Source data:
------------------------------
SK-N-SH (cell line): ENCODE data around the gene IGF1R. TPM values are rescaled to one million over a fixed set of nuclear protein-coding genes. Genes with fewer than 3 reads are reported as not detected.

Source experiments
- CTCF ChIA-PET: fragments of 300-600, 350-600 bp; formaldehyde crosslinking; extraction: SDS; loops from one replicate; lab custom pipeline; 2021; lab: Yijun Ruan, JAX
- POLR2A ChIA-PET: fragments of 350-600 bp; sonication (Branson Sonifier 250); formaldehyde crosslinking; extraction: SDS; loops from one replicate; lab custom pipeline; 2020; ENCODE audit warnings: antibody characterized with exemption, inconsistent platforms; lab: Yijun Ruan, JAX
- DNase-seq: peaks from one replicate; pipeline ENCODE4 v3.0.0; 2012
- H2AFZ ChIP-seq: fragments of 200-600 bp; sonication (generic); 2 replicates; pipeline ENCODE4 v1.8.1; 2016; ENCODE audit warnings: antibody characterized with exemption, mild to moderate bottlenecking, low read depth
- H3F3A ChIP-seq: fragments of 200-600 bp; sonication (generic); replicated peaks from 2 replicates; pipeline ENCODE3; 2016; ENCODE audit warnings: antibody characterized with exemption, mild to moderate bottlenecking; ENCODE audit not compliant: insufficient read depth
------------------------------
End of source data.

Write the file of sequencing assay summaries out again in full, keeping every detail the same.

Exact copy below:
SK-N-SH (cell line): ENCODE data around the gene IGF1R. TPM values are rescaled to one million over a fixed set of nuclear protein-coding genes. Genes with fewer than 3 reads are reported as not detected.

Source experiments
- CTCF ChIA-PET: fragments of 300-600, 350-600 bp; formaldehyde crosslinking; extraction: SDS; loops from one replicate; lab custom pipeline; 2021; lab: Yijun Ruan, JAX
- POLR2A ChIA-PET: fragments of 350-600 bp; sonication (Branson Sonifier 250); formaldehyde crosslinking; extraction: SDS; loops from one replicate; lab custom pipeline; 2020; ENCODE audit warnings: antibody characterized with exemption, inconsistent platforms; lab: Yijun Ruan, JAX
- DNase-seq: peaks from one replicate; pipeline ENCODE4 v3.0.0; 2012
- H2AFZ ChIP-seq: fragments of 200-600 bp; sonication (generic); 2 replicates; pipeline ENCODE4 v1.8.1; 2016; ENCODE audit warnings: antibody characterized with exemption, mild to moderate bottlenecking, low read depth
- H3F3A ChIP-seq: fragments of 200-600 bp; sonication (generic); replicated peaks from 2 replicates; pipeline ENCODE3; 2016; ENCODE audit warnings: antibody characterized with exemption, mild to moderate bottlenecking; ENCODE audit not compliant: insufficient read depth